place that would prohibit the books being deliverd on an as requested basis. People can
    barely remember what they had for dinner last night in today’s world, little chance
    they would think to request the Yeloow Pages. Aside from that, the Yellow Pages
    are expendable, and not necessary until you need them. That’s like telling someone who
    produces television commercials to only show them to people who want to watch them.
    One of the fundamental differences between the Yellow Pages that Idearc
    publishes and what independent publishers distribute is that the Idearc is driven by
    the telephone company records in core markets. The book gets distributed to every home
    and business in the coveragae area, human error aside. THAT is what creates real value to

  11. The Verizon Yellow Pages on Kindle? How about the Verizon Yellow Pages on your iPhone and Blackberry. And I do mean the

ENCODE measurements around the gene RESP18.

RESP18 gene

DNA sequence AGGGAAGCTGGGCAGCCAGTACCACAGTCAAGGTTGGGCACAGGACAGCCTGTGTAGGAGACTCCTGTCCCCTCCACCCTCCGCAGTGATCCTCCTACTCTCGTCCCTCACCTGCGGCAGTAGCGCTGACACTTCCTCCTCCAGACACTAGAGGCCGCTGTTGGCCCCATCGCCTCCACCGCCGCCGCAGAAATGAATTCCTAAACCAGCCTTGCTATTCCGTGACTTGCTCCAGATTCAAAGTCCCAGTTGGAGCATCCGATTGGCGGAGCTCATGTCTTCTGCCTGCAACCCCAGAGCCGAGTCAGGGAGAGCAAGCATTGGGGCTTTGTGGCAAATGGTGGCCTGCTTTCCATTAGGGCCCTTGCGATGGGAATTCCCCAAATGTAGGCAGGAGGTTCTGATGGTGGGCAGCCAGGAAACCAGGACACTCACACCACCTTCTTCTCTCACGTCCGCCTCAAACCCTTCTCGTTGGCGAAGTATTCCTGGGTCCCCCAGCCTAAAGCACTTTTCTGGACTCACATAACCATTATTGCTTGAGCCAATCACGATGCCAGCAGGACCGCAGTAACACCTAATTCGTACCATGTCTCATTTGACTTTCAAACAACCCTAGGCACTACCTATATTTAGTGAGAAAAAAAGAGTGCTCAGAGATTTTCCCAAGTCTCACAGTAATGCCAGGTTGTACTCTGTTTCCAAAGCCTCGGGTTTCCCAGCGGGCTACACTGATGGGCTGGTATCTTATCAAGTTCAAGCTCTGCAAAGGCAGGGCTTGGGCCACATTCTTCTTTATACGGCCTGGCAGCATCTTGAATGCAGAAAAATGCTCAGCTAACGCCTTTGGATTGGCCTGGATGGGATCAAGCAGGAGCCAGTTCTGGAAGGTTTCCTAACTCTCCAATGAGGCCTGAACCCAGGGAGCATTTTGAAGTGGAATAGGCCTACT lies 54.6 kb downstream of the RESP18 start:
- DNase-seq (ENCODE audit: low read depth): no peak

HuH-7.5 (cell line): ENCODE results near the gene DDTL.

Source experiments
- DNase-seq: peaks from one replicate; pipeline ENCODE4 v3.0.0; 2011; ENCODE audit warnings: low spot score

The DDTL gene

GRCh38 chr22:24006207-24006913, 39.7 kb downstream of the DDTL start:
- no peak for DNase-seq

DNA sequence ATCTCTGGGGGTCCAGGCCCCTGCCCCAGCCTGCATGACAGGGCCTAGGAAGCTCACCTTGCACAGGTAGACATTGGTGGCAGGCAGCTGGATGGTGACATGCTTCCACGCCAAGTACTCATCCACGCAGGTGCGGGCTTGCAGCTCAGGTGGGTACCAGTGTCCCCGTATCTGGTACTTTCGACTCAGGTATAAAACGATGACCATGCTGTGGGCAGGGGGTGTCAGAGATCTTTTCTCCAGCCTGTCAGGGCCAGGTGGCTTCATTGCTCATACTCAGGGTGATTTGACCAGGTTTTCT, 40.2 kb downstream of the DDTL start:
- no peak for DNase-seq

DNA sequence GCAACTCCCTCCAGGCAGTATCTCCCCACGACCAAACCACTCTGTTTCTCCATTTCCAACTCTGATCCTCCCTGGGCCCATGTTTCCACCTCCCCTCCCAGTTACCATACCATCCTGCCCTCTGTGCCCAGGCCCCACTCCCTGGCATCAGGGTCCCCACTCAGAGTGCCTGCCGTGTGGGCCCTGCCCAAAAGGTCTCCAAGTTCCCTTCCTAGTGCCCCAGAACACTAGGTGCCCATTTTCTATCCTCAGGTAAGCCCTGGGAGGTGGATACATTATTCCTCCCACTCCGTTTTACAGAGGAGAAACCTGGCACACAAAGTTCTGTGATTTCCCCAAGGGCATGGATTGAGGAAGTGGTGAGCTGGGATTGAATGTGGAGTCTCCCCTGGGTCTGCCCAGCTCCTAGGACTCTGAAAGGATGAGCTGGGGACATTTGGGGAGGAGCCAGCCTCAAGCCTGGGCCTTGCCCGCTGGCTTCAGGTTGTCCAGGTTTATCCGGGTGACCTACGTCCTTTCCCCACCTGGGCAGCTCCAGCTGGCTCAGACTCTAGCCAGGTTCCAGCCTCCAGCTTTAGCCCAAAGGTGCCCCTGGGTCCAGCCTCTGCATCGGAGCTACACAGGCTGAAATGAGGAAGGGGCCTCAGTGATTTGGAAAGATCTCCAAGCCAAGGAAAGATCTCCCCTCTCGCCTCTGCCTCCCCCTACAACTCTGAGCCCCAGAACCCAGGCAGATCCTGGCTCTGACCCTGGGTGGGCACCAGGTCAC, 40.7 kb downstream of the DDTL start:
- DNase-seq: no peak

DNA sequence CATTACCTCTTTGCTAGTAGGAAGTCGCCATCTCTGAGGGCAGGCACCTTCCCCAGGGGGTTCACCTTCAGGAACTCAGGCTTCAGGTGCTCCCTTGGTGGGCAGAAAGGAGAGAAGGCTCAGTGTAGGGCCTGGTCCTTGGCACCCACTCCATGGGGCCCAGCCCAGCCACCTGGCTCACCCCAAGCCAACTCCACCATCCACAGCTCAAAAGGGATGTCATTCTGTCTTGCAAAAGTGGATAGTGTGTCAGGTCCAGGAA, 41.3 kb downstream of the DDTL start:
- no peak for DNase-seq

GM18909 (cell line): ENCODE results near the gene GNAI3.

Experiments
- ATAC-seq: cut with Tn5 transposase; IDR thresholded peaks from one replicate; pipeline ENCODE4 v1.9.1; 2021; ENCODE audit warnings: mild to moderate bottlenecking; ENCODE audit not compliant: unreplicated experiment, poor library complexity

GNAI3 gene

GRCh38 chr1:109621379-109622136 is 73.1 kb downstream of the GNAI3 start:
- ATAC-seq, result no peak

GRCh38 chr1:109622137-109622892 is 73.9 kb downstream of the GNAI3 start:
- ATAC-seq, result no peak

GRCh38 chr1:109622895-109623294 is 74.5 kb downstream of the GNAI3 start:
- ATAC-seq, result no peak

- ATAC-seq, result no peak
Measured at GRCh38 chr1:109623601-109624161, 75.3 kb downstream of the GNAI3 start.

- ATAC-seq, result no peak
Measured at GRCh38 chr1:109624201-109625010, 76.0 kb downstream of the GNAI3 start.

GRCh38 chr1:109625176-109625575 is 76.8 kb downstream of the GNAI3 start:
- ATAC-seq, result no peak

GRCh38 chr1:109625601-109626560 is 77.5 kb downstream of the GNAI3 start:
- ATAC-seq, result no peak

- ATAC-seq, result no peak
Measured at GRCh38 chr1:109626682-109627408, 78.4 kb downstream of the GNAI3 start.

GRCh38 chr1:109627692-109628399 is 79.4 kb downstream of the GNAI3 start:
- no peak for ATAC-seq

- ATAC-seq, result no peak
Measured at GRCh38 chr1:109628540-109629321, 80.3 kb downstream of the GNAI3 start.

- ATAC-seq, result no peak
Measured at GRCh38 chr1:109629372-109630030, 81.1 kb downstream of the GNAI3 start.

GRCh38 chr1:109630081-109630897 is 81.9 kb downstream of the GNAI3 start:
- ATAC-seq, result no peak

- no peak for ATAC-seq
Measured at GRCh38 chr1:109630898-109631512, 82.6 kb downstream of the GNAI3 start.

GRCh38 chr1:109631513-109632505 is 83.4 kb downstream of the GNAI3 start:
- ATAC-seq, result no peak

Verizon Print Directory in Digital format! Well, that concept is NOW REALITY! In June of 09, they will be rolling out all
    the Westside (socal) directories i.e. Santa Monica, Beverly Hills, etc ONLINE!

    At the moment, the Ventura directories as well as some East Coast books are available just so that users and Idearc clients
    get a feel of what is to come. If you want to experience it first hand, go to and see for yourself.

    I’m not sure the competition is aware that Idearc is going to do a LOT of interactive things to these ads.

  12. Putting phone books on a internet site is like putting “I Love Lucy” on a High Definition LCD Television!

    Are you serious? Why don’t we all just take a step backwards and give up our iPhone, Droids, Video Communication, Web Applications, and revert back to old school means of finding information! How about going back to IE6 while we are at it. Scott Klein is a better sales guy than CEO!